Track 1 – Heavy Metal: Metallica’s Enter Sandman from their Black album.
Enter Sandman features a limited amount of instruments but is big on sound and provides an extremely demanding test of low frequency sounds. Our source for this test is the high resolution stereo mix from the DVD-Audio version of the album. At 96KHz/24Bit it is significantly higher quality than a standard CD version, or the Dolby Digital tracks which are also included on the disc.
When preparing to listen to this track the biggest concern was that the strong bass performance which has been present throughout our testing would overpower the rest of the mix. The good news is that this proved not to be the case for the majority of the song. As the track begins we are presented with some very clean and crisp sounding guitar. Shortly after 00.30 the drum part features exceptional bass sounds and as we head into the main riff the guitar sounds great but could be a little more prominent if we are being exceptionally picky. As the solo kicks in at 2.40 we once again have great clarity to the sound with the bass only slightly overpowering the last few notes of the guitar part. As the song comes to an end the vocals and guitar remain well balanced with the bass just a little too strong but nowhere near the extent of that heard on other test tracks.
Track 2 – Rock: The Eagle’s Hotel California from the album by the same name.
In terms of a reference quality source for audio testing it does not get better than the mix found on the DVD-Audio version of Hotel California. For this version engineer Ted Jensen created stereo mix by converting the original analogue two-track master to digital at 192 kHz without any creative changes. This is as close to hearing the original master recording as it gets.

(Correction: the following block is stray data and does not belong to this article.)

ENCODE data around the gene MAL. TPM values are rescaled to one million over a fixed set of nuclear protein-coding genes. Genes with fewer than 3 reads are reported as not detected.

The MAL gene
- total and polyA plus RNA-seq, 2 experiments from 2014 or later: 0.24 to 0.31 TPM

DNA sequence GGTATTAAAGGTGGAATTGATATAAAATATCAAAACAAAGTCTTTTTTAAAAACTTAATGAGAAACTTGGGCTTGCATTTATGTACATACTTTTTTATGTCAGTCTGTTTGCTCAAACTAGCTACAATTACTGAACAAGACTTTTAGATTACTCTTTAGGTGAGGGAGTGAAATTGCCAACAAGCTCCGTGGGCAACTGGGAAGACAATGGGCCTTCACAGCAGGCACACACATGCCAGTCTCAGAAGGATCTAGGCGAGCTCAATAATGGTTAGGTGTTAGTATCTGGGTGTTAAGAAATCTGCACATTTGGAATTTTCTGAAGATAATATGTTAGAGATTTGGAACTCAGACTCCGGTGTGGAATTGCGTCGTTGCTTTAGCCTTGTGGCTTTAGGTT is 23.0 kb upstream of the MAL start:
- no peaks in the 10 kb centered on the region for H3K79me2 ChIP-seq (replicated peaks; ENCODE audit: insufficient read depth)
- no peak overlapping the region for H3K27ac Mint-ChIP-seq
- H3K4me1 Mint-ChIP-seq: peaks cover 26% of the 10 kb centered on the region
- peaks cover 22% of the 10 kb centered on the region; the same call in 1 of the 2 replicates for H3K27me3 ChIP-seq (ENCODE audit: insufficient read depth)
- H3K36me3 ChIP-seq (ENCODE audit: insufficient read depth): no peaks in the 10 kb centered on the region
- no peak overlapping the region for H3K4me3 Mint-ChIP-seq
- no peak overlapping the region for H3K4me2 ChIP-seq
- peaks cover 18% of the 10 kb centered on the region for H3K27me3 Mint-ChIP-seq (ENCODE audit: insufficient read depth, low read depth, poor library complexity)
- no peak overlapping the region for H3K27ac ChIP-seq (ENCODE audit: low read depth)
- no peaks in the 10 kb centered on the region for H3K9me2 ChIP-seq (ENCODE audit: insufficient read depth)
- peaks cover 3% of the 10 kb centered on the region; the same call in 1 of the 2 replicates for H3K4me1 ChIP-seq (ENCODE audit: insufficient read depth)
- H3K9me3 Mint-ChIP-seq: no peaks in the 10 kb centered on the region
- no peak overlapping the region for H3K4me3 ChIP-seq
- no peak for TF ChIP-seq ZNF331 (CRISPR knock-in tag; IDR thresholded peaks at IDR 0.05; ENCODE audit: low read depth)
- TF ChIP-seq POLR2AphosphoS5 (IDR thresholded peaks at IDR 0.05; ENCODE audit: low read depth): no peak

So with Hotel California we have a mix which is as close to how the band/producer intended us to hear it as possible but how do the Atrio handle it? First the negative aspect of the sound, once again that is the Bass. Throughout the track we are overpowered by this aspect of the Atrio and in places, such as the first minute of the track, it creates a very muddy low end to the sound. Elsewhere there is more clarity but using the electric guitar part at around 1.20 as an example, the bass overpowers the other instrument. In terms of positive aspects of the sound quality there are more than a few highlights created by Future Sonics. The guitar harmonic at approximately 3.10 is exceptional in its sound quality and throughout the song the vocals are crisp and clear, close to perfection. Detail is also very obvious with a prime example being the near silence at 3.25. On cheaper earphones we hear nothing, on the Atrio it is possible to hear the slight echo in the studio as the sound dies down before restarting.
Kingston have been known for some time now as a manufacturer of high performance memory and with their HyperX brand have added some stylish modules to their range. In more recent times we have seen them branch out into SSDs and now they are taking another leap, this time with the release of a headset. The HyperX Cloud.